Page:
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LABELLING GUIDANCE ON INSECT FOODS AVAILABLE

放大字体  缩小字体 Date:27 Aug 2019  Source:FOOD COMPLIANCE INTERNATIONAL  Writer:Global Foodmate  Views:135


The European association for the promotion of insect foods, IPFF (International Platform of Insects for Food and Fee) has published an extensive guidance document covering the labelling requirements applicable to insect foods.


Note that at present there is no general authorization yet for any insect food or food ingredient under EU law. Currently, several novel food applications for insect foods are still pending with the European Commission. There are however a number of EU Member States which do permit the use of a limited number of insect foods. Belgium for instance allows the use of 10 different types of insects for human consumption (for more information, click the following link [Dutch/French only]).


The Guidance elaborates on the main EU instruments that regulate the labelling of foods in general, the Food Information to Consumers Regulation (Regulation 2011/1169) and the Regulation on the use of Nutrition and Health Claims (Regulation 2006/1924). In case insect foods find novel food authorization, the applicable legal name is likely to be captured in the authorization and the Union List of Novel Foods.


The Guidance includes practical examples to illustrate the application of EU food labelling principles to show for instance what would be considered misleading information or what could constitute an unauthorized health claim.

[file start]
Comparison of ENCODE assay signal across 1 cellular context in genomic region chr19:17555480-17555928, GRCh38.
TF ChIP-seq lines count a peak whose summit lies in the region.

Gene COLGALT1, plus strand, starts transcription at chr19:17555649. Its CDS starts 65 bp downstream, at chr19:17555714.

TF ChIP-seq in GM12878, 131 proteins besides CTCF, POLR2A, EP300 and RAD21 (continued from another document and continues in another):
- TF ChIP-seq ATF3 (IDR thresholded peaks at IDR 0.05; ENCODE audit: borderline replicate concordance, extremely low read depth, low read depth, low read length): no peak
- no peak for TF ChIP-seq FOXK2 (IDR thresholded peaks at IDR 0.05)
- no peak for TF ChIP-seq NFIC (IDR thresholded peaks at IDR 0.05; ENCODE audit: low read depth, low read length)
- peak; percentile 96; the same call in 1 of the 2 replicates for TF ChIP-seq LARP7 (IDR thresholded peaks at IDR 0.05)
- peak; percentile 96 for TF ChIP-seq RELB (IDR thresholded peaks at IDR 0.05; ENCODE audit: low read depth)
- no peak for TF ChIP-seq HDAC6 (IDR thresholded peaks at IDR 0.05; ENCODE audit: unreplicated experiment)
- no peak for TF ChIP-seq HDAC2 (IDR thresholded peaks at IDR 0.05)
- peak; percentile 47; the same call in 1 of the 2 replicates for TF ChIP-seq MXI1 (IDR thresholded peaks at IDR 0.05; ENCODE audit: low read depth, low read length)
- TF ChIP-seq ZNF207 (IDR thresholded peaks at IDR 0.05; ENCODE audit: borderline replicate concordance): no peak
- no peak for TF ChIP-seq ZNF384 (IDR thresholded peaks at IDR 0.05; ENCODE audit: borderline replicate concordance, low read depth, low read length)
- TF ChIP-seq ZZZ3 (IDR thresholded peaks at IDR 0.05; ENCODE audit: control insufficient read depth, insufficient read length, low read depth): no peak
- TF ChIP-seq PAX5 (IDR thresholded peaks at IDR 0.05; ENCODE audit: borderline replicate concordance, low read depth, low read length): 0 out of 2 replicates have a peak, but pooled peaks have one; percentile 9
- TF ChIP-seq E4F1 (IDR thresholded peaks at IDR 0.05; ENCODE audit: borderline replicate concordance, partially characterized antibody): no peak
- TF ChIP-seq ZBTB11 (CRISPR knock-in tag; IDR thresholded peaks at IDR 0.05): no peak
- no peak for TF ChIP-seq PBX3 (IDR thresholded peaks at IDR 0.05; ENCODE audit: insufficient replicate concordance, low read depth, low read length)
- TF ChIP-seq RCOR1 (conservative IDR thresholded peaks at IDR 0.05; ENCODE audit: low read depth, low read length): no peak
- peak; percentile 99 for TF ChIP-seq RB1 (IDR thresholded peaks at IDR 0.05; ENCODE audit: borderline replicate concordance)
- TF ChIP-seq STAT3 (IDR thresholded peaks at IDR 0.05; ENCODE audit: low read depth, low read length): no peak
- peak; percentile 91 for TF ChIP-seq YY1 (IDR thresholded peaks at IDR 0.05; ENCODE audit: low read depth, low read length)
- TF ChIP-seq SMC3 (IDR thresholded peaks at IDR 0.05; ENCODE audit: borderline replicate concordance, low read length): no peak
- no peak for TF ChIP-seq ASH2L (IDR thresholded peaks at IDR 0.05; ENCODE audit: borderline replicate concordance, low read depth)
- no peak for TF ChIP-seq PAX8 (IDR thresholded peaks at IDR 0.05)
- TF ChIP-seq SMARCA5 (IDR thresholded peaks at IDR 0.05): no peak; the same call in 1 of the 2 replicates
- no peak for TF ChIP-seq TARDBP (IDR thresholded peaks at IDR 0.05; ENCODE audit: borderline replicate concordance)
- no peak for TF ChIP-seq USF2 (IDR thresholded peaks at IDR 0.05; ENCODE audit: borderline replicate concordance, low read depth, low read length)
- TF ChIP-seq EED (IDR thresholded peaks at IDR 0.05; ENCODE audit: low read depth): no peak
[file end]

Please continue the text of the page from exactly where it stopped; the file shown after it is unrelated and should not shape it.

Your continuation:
Two important considerations on the declaration of allergens for insect foods are included in the Guidance. First, potential allergenicity may derive from the feed materials given to insects which are destined for human consumption. When insects eat wheat-based feed, there may be gluten present in the insects. Accordingly, in such case the presence of gluten as an allergen should be labelled. Secondly, insects as such are not considered allergens but there is evidence of links with allergenic reactions to crustaceans. The allergenicity of an insect food does forms part of the novel food assessment, so potentially insect protein may be considered an allergen. As this currently not yet the case, the guidance advises as a precautionary measure to include a statement in the labelling of insect foods which highlights the similarity between the allergenicity of insects and that to crustaceans and dust mites.


IPIFF – Guidance: the provision of food information to consumers
- link




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